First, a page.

Monday November 12, 2018

Fragments of a shattered Faith: Bahá’í Community of Iran

The Bahá'í faith is a new religion springing originally from Shi'ite Islam in Iran

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Baha'i Community. Image source: bahaibc.ca
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..I was born a Bahá’í . I was only 14 when the Islamic Revolution took place in 1979. I was very studious and excelled in school. I was admitted to a high school affiliated with the University of Shiraz…After the revolution of 1979, with the increase in waves of violence and discrimination against Bahá’ís..All the property of our family was confiscated, and my brother-in-law was arrested and sentenced to death..
                             -A letter by Fariborz Baghian (Iranian citizen from prison)

The excerpt is one of the unheard voices and there are more unheard stories of Bahá’í Faith prisoners who are still incarcerated in the Iranian prisons for several years now.

History of Bahá’í Faith

In Iran, Bahá’í Faith was founded in the mid-19th century by Mirza Hoseyn and has its roots in Shi’te Islam.  Although it has achieved a unique status of its own because of over 5 million members and supporters worldwide but its practical independence from its parent religion of Islam and for its unique contradictory nature.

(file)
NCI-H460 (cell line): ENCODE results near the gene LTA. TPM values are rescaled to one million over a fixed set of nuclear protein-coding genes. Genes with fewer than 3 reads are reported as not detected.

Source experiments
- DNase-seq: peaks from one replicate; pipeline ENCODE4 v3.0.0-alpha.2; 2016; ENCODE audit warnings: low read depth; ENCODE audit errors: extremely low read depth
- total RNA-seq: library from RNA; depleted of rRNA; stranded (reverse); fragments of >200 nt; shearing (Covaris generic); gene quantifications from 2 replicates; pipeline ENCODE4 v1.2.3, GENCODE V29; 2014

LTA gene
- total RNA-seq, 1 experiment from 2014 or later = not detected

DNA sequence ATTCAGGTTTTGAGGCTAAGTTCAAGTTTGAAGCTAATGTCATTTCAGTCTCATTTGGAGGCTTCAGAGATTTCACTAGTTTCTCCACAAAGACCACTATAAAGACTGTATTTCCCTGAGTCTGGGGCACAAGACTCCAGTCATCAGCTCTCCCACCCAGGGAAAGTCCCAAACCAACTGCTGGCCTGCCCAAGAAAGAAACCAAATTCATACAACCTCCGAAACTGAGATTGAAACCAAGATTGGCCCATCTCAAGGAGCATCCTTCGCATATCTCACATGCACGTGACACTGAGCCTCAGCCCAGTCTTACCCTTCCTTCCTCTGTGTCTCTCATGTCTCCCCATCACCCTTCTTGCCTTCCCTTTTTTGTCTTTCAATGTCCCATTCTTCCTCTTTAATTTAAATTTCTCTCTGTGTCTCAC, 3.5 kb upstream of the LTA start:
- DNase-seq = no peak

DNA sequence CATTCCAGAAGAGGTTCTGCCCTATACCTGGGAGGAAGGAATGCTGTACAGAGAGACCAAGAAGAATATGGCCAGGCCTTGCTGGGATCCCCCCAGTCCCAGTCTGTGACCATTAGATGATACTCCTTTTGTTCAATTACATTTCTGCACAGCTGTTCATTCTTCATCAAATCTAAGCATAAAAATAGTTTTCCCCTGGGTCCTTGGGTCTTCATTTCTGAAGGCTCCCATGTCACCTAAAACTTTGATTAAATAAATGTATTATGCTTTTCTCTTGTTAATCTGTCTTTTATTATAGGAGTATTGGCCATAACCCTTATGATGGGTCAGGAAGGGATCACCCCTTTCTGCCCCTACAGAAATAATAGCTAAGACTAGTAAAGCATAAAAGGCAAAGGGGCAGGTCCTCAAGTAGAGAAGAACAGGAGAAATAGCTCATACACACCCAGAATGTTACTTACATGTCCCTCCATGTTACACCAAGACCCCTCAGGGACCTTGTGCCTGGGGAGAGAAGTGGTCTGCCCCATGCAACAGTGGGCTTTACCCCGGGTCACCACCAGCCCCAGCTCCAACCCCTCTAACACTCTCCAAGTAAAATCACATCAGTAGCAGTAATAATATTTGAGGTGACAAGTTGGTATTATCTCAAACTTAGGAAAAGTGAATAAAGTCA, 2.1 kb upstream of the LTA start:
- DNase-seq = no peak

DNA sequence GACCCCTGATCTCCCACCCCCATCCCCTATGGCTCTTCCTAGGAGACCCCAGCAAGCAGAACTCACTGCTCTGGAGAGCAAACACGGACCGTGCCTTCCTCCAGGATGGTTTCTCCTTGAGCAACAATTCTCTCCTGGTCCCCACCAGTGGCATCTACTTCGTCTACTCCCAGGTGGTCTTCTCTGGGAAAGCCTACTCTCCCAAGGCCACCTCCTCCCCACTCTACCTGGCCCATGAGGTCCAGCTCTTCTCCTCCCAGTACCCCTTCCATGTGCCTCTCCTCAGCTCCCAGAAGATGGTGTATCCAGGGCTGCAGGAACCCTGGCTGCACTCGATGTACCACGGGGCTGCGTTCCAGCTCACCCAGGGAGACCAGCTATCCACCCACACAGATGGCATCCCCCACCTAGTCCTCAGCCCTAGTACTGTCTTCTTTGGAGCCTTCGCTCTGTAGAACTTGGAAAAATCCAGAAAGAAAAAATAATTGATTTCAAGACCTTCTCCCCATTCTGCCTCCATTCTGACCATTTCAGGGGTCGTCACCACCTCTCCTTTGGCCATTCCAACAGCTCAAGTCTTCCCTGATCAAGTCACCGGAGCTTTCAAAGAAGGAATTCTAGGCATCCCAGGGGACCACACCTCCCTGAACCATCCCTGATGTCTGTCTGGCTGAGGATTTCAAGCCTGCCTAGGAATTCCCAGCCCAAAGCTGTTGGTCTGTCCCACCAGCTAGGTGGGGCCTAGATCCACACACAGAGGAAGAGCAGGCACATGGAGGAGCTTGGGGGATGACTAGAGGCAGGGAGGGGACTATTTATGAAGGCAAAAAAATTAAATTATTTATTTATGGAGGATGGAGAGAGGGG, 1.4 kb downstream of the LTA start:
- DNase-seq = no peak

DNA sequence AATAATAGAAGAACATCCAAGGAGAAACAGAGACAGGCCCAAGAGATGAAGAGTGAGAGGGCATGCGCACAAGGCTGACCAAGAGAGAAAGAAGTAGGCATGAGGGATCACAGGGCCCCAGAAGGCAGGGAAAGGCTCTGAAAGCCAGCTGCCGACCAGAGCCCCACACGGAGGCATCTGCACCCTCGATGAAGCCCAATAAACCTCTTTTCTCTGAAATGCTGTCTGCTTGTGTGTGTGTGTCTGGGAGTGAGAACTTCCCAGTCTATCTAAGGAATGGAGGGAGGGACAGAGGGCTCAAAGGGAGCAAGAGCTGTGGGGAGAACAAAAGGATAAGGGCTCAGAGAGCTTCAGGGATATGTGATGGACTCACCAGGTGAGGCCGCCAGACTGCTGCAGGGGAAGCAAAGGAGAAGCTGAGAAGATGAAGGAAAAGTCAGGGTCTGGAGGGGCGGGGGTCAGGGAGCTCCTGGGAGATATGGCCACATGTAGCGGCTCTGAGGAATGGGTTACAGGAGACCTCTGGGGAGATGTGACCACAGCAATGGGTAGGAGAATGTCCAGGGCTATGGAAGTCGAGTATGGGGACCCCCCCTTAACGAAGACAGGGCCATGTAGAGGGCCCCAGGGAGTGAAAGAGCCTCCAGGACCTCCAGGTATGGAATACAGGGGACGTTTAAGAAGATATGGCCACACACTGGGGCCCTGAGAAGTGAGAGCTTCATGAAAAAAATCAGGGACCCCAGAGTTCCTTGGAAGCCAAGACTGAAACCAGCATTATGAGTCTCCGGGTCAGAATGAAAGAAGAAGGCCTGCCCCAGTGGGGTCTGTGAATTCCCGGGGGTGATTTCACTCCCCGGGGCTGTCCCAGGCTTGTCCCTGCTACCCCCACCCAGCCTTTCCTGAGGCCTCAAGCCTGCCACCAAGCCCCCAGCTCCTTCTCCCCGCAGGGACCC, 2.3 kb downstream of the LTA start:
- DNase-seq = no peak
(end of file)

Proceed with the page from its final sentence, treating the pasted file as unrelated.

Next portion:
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While the president is democratically elected, its supreme leader is a Muslim priest. Islam is the official religion in Iran; while Zoroastrianism, Judaism, and Christianity officially are the minority religions in the country. This has brough the religion under threat.

…And the men in turbans would love nothing more than to exterminate them holding back only because of the international stink it would raise, instead they persecute them hanging not just the leader , but even in one famous girl a 15 year old girl for a heinous crime of teaching children at a Sunday school moral lessons..
                         – Dennis Maceoin (Gatestone Institute) via youtube

Dennis Maceoin is a renowned novelist at the Gatestone Institute, Belfast.